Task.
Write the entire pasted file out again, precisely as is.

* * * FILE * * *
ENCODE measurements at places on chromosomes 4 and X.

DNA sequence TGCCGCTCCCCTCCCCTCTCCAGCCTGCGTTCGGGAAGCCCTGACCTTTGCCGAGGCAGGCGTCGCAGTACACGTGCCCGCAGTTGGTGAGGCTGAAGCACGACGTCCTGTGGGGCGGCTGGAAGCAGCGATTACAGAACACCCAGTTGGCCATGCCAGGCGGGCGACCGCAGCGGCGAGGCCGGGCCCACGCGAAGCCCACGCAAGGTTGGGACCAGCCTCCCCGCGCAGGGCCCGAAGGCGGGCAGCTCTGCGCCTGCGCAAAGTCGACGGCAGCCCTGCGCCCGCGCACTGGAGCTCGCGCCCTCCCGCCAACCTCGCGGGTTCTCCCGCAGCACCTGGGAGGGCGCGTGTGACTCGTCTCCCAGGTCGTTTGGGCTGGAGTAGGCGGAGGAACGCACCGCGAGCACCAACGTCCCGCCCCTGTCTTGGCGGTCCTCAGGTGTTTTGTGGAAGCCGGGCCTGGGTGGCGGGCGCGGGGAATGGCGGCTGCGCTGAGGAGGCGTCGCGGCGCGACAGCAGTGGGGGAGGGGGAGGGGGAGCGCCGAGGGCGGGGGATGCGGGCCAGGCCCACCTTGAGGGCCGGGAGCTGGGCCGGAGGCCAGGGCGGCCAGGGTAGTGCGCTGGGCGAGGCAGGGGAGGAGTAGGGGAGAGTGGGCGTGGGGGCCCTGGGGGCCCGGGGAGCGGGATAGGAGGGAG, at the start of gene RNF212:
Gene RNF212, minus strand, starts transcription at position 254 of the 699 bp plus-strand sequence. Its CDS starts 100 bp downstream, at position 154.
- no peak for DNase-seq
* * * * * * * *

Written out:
ENCODE measurements at places on chromosomes 4 and X.

DNA sequence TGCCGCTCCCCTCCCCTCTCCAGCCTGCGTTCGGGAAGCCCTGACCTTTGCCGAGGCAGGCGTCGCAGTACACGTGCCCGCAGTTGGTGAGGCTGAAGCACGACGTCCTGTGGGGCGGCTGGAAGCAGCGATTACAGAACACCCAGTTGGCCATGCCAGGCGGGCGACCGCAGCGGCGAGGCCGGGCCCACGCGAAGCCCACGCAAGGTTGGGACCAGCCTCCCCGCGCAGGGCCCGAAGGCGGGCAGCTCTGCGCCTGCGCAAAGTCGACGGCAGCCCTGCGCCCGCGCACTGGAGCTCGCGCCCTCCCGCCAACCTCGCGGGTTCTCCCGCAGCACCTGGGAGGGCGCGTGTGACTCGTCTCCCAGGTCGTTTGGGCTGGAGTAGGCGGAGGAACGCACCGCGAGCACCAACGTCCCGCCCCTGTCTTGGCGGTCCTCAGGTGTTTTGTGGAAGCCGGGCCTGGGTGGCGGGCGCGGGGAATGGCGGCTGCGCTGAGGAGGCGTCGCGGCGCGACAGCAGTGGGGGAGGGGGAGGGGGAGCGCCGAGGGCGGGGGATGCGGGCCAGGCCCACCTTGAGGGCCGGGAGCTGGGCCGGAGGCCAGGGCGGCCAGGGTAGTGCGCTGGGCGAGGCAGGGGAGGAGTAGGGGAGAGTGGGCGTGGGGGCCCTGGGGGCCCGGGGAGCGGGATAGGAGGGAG, at the start of gene RNF212:
Gene RNF212, minus strand, starts transcription at position 254 of the 699 bp plus-strand sequence. Its CDS starts 100 bp downstream, at position 154.
- no peak for DNase-seq